Are Palestinian schoolchildren taught hate and violence, as a lobbyist recently told Australian politicians? Broader research draws more complex conclusions.
Israel-based lobbyist Marcus Sheff recently visited Canberra to deliver a familiar line: Palestinian schoolbooks stereotype Jews, teach violence, and radicalise children.
Sheff, who was hosted at Parliament House by the Executive Council of Australian Jewry (ECAJ), is CEO of a contentious organisation whose research has been described by an EU study as “marked by generalising and exaggerated conclusions based on methodological shortcomings”.
No one denies Palestinian textbooks depict Israel as the “Zionist occupier” and glorify resistance fighters.
But some of Sheff’s other contentions are widely disputed. Objective studies of hundreds of textbooks found a single antisemitic example, removed in a subsequent edition, and no direct exhortations to violence.
Critics argue Sheff’s organisation, The Institute for Monitoring Peace and Cultural Tolerance in School Education (IMPACT-SE), peddles exaggerations and unjustified claims of antisemitism to justify Israel’s harsh security measures.
Researchers of Israeli textbooks also criticise IMPACT-SE for bias, saying criticism of Palestinian textbooks for their one-sided view of the conflict can be applied equally to Israeli school materials.
Why Australian politicians care
The argument over Palestinian textbooks is of interest to foreign governments because it is used to debate their contributions to funding of the United Nations Relief and Works Agency for Palestine Refugees (UNRWA). In 2020 Norway withheld funding until changes were made to textbooks.
After its election last year, the Albanese government doubled Australia’s contribution to UNWRA to $A20 million. The move reversed a decision by the Morrison government to halve the funding in 2020.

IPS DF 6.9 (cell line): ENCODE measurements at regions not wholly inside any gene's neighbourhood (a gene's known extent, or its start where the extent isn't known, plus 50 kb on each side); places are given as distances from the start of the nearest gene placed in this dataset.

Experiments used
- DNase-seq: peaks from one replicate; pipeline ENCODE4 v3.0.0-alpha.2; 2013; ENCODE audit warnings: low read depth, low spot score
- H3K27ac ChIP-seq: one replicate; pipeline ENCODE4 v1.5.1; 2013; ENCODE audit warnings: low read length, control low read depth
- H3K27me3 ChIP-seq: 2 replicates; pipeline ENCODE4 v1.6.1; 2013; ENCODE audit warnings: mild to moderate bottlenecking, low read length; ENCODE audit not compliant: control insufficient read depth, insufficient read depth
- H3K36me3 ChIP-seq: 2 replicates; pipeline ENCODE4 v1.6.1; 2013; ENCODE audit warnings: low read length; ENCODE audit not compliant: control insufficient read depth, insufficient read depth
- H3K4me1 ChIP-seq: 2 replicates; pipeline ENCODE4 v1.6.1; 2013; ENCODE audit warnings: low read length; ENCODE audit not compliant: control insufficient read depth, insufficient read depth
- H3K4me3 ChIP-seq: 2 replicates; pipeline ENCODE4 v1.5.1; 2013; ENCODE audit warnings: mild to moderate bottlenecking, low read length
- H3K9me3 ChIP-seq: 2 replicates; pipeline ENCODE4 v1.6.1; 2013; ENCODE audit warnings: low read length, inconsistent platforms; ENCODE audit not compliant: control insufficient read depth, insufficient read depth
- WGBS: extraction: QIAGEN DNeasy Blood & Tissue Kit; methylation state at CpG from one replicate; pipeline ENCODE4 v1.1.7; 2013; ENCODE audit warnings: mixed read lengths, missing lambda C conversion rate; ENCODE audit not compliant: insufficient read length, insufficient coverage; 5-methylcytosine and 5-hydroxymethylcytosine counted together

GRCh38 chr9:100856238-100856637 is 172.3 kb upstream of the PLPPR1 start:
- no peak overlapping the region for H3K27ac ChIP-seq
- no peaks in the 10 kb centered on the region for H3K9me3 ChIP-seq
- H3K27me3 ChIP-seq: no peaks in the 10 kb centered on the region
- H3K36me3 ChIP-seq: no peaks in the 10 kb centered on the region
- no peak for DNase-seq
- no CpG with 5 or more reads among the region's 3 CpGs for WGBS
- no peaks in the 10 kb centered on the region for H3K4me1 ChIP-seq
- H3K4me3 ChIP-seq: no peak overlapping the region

In May this year, the European Union passed a resolution condemning the Palestinian Authority over the “hateful” content of its textbooks and conditioning future funding for education on the removal of antisemitic material.
On his visit to Australia in May, Sheff addressed a group of more than 20 MPs, telling them that content of school textbooks approved by the Palestinian Authority has gone from bad to worse in their open promotion of antisemitism and glorification of terrorism and violence.
In an interview with Plus61J Media, he outlined the position he put to Australian politicians. “The Palestinian Authority has made a strategic national decision to teach hate. There are no ideas of peacemaking in the textbooks of the Palestinian Authority. Instead, the textbooks teach Palestinian children one fate – it is a Palestine from the river to the sea, which will be gained through violence and from their own sacrifice, the sacrifice of Palestinian children in the schools,” he said.
“They are taught that Jews are liars and fraudsters, that Jews control global events through money, old antisemitic myths.
“I think most terrifying is that school pupils in the Palestinian Authority are directly incited to violence and they are instructed to commit jihad against Israelis and to die as what they call martyrs, liberating the Al-Aqsa Mosque,” Sheff said.
Antagonism, antisemitism or incitement?